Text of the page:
And what speaks for Ukraine?

Reisner: Above all, the massive deliveries of arms, including heavy war equipment, from the West. A war of attrition, as the name suggests, requires a great deal of material, and it is no coincidence that Ukraine began demanding heavy weapons just as Russia was focusing on eastern Ukraine.

The receipt of Western intelligence information about the Russian positions and plans also speaks in favor of Ukraine. Just think of the high number of Russian officers killed or the sunk Russian guided missile cruiser “Moskva”. Ukraine was able to do both primarily through the use of US reconnaissance data. In addition, the Ukrainian troops always seem to be superior to the Russians in terms of tactical operations.

Which points do you think are more important now?

Reisner: That is the crucial question and it cannot be answered seriously at the moment. There are simply too many imponderables, because fighting doesn’t just happen on the battlefield. How high is Russia’s mobilization potential really – i.e. how many troops can Putin push in? To what extent is the EU fully prepared to impose an energy embargo? How quickly can further weapon systems be delivered to Ukraine? All of these open questions have an impact on the outcome of the war.

We often talk about victory or defeat. Also in this interview. But is it even possible to say what a win would look like for each side?

Reisner: The territorial losses in the south-east are massive for Ukraine. The fact that the Russian offensive is now faltering does not change that. Ports, oil production and grain production are essential for Ukraine’s economic viability. Much of it is now in Russian hands, or at least contested. It is therefore only logical that Ukraine has declared the entire reconquest of the occupied territories as a war aim. However, this is only realistic with massive and continuous arms deliveries from the West.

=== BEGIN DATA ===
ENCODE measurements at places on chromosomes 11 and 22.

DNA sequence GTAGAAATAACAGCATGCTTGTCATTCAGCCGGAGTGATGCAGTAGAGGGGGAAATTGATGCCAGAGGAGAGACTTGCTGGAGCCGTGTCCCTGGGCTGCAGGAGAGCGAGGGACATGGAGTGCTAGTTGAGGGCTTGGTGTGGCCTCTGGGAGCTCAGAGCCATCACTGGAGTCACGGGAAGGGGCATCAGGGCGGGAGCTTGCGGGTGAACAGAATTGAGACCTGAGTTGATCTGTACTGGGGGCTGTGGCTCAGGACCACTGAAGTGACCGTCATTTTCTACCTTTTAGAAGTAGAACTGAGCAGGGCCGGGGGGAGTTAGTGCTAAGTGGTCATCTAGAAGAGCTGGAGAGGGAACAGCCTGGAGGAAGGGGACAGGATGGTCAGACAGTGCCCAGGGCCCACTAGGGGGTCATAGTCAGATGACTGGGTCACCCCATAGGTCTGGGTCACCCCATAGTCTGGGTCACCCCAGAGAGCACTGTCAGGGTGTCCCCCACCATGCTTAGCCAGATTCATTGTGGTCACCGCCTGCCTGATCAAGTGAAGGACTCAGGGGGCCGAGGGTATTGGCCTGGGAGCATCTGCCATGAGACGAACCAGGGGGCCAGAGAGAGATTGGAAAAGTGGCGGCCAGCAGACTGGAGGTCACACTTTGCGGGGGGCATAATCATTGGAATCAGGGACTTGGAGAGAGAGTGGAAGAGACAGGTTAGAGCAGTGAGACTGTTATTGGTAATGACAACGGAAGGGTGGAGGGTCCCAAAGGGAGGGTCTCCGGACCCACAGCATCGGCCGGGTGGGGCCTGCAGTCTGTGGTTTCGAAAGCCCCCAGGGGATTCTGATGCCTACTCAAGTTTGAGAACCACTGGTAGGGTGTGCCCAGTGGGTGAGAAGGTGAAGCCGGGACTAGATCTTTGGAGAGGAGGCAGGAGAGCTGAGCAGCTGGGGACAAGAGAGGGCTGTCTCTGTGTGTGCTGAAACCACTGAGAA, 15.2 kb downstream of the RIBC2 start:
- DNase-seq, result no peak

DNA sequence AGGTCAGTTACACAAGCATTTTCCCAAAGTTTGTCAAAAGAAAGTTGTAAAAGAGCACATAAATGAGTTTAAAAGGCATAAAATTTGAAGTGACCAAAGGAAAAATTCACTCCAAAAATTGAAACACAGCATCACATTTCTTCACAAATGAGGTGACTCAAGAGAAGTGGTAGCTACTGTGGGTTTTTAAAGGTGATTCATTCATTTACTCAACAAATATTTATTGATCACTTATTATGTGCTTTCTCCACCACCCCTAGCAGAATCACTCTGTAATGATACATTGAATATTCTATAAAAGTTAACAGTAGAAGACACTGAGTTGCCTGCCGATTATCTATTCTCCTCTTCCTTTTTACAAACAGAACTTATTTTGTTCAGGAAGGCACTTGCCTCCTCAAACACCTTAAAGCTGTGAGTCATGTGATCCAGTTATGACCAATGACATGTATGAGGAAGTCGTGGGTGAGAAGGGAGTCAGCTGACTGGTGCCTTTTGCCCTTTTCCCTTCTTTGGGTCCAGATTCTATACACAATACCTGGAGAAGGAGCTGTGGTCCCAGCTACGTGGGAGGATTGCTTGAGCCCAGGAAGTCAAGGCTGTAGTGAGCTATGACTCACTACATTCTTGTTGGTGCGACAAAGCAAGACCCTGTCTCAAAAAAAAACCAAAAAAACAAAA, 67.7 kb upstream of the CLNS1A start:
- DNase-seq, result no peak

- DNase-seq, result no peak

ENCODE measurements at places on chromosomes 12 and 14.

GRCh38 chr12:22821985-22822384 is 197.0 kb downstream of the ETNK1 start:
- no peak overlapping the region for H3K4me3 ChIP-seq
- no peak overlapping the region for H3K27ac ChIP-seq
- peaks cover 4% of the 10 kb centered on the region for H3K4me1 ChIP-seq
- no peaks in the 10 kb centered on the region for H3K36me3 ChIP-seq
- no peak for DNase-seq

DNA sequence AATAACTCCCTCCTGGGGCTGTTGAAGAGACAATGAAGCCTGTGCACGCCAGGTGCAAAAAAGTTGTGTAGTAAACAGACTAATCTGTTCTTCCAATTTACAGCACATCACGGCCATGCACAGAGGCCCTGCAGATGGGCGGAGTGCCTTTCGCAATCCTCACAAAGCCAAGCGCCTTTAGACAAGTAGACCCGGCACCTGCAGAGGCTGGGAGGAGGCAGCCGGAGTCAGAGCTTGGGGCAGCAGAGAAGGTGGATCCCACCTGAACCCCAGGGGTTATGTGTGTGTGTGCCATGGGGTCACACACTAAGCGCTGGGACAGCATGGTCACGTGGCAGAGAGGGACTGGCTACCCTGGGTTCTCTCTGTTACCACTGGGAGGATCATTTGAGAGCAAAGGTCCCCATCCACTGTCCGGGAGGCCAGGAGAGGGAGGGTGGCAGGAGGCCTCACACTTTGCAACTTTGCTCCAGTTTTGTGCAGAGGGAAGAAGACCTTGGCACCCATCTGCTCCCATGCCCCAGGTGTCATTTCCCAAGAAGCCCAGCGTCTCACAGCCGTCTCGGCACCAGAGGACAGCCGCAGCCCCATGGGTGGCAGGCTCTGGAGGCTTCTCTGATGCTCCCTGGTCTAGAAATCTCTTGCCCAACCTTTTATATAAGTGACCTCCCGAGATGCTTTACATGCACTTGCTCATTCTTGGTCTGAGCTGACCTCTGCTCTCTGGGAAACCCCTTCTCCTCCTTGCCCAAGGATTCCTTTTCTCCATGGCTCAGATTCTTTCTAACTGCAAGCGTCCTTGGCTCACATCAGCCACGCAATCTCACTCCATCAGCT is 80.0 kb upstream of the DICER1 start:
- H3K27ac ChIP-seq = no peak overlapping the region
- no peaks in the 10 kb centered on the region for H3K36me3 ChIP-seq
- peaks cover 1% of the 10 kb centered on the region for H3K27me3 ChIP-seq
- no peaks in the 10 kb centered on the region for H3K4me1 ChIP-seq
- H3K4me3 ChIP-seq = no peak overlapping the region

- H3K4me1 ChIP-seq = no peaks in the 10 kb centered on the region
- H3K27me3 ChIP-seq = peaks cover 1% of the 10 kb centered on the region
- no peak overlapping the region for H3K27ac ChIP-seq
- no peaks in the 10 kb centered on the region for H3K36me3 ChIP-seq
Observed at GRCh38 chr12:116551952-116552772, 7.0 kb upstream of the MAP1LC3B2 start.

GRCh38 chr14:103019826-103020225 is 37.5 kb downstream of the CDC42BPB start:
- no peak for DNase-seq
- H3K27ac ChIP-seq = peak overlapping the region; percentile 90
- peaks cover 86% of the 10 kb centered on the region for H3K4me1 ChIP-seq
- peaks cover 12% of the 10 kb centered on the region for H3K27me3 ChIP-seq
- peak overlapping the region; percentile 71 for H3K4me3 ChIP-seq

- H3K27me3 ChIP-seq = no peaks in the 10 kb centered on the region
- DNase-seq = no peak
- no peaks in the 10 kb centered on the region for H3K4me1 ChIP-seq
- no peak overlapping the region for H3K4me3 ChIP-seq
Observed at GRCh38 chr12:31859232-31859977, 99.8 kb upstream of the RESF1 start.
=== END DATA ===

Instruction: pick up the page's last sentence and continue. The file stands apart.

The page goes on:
From a Russian perspective, the aim is to snatch and separate as large areas as possible from Ukraine. The focus is primarily on the two oblasts of Luhansk and Donetsk. In Donetsk in particular, there is still a lot missing from the Russian point of view. Over the past 20 years, Russia has been building the narrative that it is once again a global power with strong and modern armed forces. That is now on the brink. Putin can’t go back and that’s why we very likely have to prepare for a longer and costly war.

What period are we talking about here?

Reisner: If the Russian military or even the Russian state doesn’t collapse overnight and the soldiers flee Ukraine, then this conflict will last at least until the end of this year or the middle of next year. I emphasize the word “at least”, after all, these dates are no more than guesswork. If one side does not collapse quickly at the start of such a conflict, it often turns into a long and protracted war. Look at the example of Syria. There, ruler Bashar al-Assad was about to flee when Russia intervened. And today we have a never-ending war.

In his May 9 speech, Putin avoided further escalation. How do you see the performance?

Reisner: I think the Russian side follows Western reporting very closely and often does the opposite of what is expected. Simply not to agree with the West. But of course discussions and considerations are going on in the background about how to proceed. Therefore, a general mobilization or the declaration of a state of war cannot be ruled out.